- The Washington Times - Monday, April 27, 2009

CHORUS LINE

“What makes it hard at the moment to write sympathetically of Barack Obama is the loud chorus of approbation arising from his supporters in journalism as they mark the hundred days,” Peggy Noonan writes at www.opinionjournal.com.

“Drudge calls it the ‘Best President Ever’ campaign. It is marked by an abandonment of critical thinking among otherwise thoughtful men and women who comprise, roughly speaking, the grown-ups of journalism, the old hands of the MSM who have been through many presidents and should know better. They are insisting too much. If they were utterly confident, they wouldn’t be.”

JOY RIDE

” ‘Strong job approval, higher personal ratings’ - that’s pollster Andrew Kohut’s assessment of President Obama at roughly the 100-day point,” Fred Barnes writes in the Weekly Standard.

” ‘A bravura performance,’ wrote David Broder of The Washington Post. The president’s flacks take the Muhammad Ali approach: Obama is The Greatest. What comes to my mind, however, is the guy who falls off a skyscraper and halfway down declares, ‘So far, so good,’ ” Mr. Barnes said.

“Maybe there’s a soft landing ahead for Obama or even a takeoff as his policies succeed. But my expectations are low. One reason is the Obama contradiction. Two of his stated goals (economic recovery, energy independence) are undermined by his actual policies. Another reason is history. There’s no evidence to suggest Obama’s policies of courting enemies and airing the country’s supposed misdeeds will lessen threats to national security or strengthen America’s role in the world.

“Obama, for the moment, is riding a wave of announcements, claims, hopes and possibilities. This is what new presidents thrive on. It’s what makes them popular, especially because there’s no accountability. But a year from now, perhaps sooner, the joy ride will be over. Results will matter. Obama’s policies will either be working or not. And if not, even a friendly media won’t be able to sugarcoat the bad news or alleviate the political consequences.”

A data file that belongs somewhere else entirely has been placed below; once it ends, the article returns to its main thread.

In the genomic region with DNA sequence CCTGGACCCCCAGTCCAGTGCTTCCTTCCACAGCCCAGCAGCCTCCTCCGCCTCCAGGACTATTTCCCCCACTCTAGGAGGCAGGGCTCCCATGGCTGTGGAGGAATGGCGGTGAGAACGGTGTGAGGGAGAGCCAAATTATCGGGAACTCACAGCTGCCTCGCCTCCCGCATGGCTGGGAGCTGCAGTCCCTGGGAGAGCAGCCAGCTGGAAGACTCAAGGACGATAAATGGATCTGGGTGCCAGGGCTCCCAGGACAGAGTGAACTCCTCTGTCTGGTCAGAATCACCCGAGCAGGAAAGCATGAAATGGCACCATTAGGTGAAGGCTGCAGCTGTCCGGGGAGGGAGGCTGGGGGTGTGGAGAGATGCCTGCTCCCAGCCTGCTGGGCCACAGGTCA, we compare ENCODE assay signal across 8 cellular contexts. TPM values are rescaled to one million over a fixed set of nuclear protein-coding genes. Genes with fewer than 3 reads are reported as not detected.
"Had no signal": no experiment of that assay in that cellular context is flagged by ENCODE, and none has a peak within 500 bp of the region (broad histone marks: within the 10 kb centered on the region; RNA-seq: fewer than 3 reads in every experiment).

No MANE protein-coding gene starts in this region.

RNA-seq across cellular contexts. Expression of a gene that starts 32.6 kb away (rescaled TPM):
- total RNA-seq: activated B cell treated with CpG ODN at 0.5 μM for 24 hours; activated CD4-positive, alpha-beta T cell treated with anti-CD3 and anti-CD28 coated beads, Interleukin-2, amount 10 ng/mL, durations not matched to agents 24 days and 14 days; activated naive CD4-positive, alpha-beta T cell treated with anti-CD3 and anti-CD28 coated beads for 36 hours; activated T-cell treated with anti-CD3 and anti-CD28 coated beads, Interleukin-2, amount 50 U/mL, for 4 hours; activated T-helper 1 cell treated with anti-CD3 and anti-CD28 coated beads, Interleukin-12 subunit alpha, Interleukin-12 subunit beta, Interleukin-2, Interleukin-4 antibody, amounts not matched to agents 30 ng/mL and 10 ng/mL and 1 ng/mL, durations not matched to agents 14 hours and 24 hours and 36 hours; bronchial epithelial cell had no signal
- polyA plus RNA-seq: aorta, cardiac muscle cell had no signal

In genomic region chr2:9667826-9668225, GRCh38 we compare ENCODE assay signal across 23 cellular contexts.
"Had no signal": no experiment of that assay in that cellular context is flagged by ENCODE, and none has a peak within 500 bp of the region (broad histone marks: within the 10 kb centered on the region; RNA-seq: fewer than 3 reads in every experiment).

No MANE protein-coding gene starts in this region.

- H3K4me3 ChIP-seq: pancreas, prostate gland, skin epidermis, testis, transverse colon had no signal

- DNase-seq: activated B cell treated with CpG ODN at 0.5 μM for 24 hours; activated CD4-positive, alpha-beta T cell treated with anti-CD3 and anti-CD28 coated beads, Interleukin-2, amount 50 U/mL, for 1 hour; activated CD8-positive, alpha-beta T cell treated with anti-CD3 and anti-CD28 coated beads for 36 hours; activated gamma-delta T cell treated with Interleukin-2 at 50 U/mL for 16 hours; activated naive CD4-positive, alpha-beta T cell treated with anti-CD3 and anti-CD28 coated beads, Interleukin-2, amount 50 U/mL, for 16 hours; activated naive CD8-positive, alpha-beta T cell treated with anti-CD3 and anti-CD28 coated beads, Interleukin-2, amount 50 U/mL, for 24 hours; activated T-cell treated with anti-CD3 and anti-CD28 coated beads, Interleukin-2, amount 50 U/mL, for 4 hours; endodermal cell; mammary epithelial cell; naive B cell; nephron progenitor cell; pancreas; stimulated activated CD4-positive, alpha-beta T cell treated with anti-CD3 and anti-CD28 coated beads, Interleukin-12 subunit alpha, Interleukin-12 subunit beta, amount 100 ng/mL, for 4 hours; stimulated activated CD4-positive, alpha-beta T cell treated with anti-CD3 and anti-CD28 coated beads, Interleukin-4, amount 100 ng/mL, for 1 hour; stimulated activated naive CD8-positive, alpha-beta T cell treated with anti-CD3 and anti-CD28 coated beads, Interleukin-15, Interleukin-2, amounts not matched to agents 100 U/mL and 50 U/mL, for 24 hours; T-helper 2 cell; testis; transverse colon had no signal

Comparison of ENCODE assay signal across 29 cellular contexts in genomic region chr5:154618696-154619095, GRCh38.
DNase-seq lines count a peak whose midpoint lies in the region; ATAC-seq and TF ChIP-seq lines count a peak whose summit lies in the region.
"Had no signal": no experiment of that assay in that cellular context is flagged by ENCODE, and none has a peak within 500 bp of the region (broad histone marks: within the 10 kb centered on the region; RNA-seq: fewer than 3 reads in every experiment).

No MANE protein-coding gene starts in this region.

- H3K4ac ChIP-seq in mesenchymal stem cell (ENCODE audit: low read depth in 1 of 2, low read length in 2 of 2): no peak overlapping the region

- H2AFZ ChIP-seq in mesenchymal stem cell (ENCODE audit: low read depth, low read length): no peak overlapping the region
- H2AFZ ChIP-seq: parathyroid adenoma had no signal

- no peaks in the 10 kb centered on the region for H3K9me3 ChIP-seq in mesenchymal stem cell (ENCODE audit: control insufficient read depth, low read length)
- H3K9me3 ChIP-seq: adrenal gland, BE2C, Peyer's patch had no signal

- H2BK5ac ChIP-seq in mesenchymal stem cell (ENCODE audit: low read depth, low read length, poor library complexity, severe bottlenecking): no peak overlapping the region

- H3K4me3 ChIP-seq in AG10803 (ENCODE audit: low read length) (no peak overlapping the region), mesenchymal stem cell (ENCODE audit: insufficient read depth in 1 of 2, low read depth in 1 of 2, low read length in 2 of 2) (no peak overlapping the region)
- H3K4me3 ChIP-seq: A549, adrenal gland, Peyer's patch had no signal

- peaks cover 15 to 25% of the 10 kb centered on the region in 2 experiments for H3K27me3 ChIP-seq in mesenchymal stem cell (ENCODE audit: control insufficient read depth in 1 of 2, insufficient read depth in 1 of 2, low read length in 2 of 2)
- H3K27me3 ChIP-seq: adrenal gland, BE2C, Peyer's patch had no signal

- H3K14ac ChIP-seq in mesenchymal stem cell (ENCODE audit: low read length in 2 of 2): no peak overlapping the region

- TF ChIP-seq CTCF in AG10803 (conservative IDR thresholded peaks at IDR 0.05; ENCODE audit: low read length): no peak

CHENEY-BASHING

The Democratic National Committee is going after Dick Cheney with a new fundraising pitch - asking supporters to donate money for a one-way bus ticket to send the former vice president back to Wyoming, reporter Christina Bellantoni writes at www.WashingtonTimes.com.

The e-mail from Jen O’Malley Dillon, who worked for the Obama campaign before taking the DNC executive director post, “pulls no punches,” Ms. Bellantoni said.

“Have you ever had a guest who overstayed his welcome and wondered, ‘why is he still here?’ After some of his recent interviews, former Vice President Cheney has shown that he clearly doesn’t know when to pack it in,” she wrote in the Saturday pitch.

Miss Dillon blasted Mr. Cheney for his recent television interviews, calling them “an effort to tear down President Obama’s agenda.”

“I don’t know about you, but I think it’s time for him to stop sniping from the sidelines and let President Obama usher in the changes Americans demanded after eight years of Cheney’s disastrous policies,” she wrote. “That’s why I want Cheney to go back home to Wyoming and why I want you to help me get him there.”